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Accounting & Payroll

Can Computers Replace Human Accountants? We Doubt They Can

People remain paramount to the accountancy profession despite advanced modern technology and artificial intelligence. But accountancy is no longer just about financial statements and tax returns.






“The secret lies in embracing the technological advances without sacrificing the values and ethics that sustains and defines the profession,” says Jeanne Viljoen, Project Director: Practices at the South African Institute of Chartered Accountants (SAICA).

“Don’t fear technology – embrace it and use it wisely. By embracing technology, the profession can provide deeper insight to their clients while helping them understand the rapidly approaching ‘new normal’ for business operations.”

The radical transformation of accounting

“It is no secret that accounting has been radically transformed by globalisation, digitisation and a growing amount of technological integration into business operations.

External disruptors, like the use of big data, the cloud and distributed ledger technology also affects the profession, but computers will never replace human interaction or advice.

Computers and algorithms may increase accuracy and can crunch numbers and vast amounts of information at increasing speed, but they have no feelings and cannot learn common sense or the ability to plan creatively. They also cannot deploy human judgement or professional scepticism,” Viljoen continues.

Related: From Local To Global: Bruce Mackenzie CA(SA) Shares Top Tips On Being A Successful Entrepreneur

This, paired with a human accountant’s technical knowledge and adherence to a global Code of Ethics and international standards applicable to certain types of engagement, offers vast new potential for accountants to accurately interpret data and develop insights that will underpin more valuable strategic recommendations for their clients.

The focus of accounting is changing

“While traditional services will continue to remain an important part of what accountants do, the focus will be different. The biggest benefit of using artificial intelligence (AI) instead of manual bookkeeping, is probably the time it frees up for accountants to provide strategic advice to businesses and organisations.

Real-time accounting can help small to medium businesses to take decisions when needed instead of waiting for months for financial statements.”

Correct analysis of business data is exactly what gives a business a competitive edge and help generate a higher profit margin.

“If, for instance, your company sell products online, software that enables you to determine when your customers are most active online will help you determine the best time to market to them. The correct technological systems and software can make your business lean and mean and will enable a total overview of your business at the press of a button.”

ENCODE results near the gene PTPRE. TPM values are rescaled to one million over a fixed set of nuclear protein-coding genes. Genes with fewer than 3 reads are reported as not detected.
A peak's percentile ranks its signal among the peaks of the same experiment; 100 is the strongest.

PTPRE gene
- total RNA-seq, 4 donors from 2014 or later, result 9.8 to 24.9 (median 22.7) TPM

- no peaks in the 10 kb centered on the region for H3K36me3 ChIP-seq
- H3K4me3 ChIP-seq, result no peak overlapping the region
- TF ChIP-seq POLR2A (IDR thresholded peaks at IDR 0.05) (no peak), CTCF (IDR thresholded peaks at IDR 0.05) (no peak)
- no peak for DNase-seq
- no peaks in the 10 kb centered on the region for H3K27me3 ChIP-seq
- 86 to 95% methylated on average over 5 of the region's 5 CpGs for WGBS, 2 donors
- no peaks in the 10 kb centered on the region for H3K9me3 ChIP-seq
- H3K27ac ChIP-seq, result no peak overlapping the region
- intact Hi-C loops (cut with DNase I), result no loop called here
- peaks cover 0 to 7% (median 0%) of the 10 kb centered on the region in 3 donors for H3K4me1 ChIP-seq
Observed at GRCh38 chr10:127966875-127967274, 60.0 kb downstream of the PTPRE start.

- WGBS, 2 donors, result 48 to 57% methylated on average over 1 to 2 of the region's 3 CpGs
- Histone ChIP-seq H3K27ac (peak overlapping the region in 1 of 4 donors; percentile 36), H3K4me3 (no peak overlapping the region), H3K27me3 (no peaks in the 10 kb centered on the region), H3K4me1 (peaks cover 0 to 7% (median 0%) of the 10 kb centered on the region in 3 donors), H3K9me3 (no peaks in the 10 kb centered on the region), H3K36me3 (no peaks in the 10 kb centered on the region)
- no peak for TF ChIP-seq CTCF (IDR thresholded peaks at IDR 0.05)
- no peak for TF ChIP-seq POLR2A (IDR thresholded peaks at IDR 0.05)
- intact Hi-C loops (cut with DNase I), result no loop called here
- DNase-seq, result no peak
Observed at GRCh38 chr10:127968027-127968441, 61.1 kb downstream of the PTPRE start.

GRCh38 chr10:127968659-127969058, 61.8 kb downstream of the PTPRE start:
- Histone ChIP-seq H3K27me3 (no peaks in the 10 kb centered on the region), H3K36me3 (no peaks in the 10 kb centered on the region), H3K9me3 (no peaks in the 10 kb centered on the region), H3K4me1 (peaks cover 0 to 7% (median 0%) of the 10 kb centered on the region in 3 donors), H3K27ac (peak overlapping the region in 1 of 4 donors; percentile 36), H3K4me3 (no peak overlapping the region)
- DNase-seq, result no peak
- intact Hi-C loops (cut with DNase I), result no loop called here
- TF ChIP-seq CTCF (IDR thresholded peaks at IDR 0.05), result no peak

Related: Financial Management and Accounting Support for SMEs

This can prevent relatively small problems like absenteeism on certain days and over claiming on business trips to turn into big crisis situations.

“This is exactly where accountants will continue to play an important advisory role, because they are trained to analyse risks, and spot outliers, exceptions and trends.”

Accountants can also assist businesses and organisations with cyber security and successfully navigating their digital landscape, helping to avoid cyber fraud and the theft of personal information.

The future of accounting

Viljoen also referred to twelve predictions about the future of the accountancy profession made by Rob Nixon, an internationally renowned accountancy expert. These are:

  1. Compliance will be completely commoditised, meaning less “human” time spent on ensuring compliance.
  2. Cloud accounting will be installed in more than 90% of small- and medium-sized entities, because more and more people want their data and information on their mobile devices.
  3. More than 90% of accounting firms will have cloud practice management, as it improves efficiency and mobility and lowers operating costs.
  4. Coaches and consultants – even non-financial – will become competition for tomorrow’s accountant.
  5. Clients will be more transient because of cloud accounting. All that is required for data to be captured is a login code. This will result in tighter and more enduring relationships between client and accountant.
  6. Offshore teams will be more prevalent – cloud computing will enable your teams to work anywhere.
  7. Compliance prices will plummet, new systems costs will be reduced and financial reporting will be current.
  8. Marketing and sales skills will be needed – with commoditised services comes price pressure and new low-cost entrants into your market. Accountants will need to differentiate and give compelling reasons as to why clients should stay with them.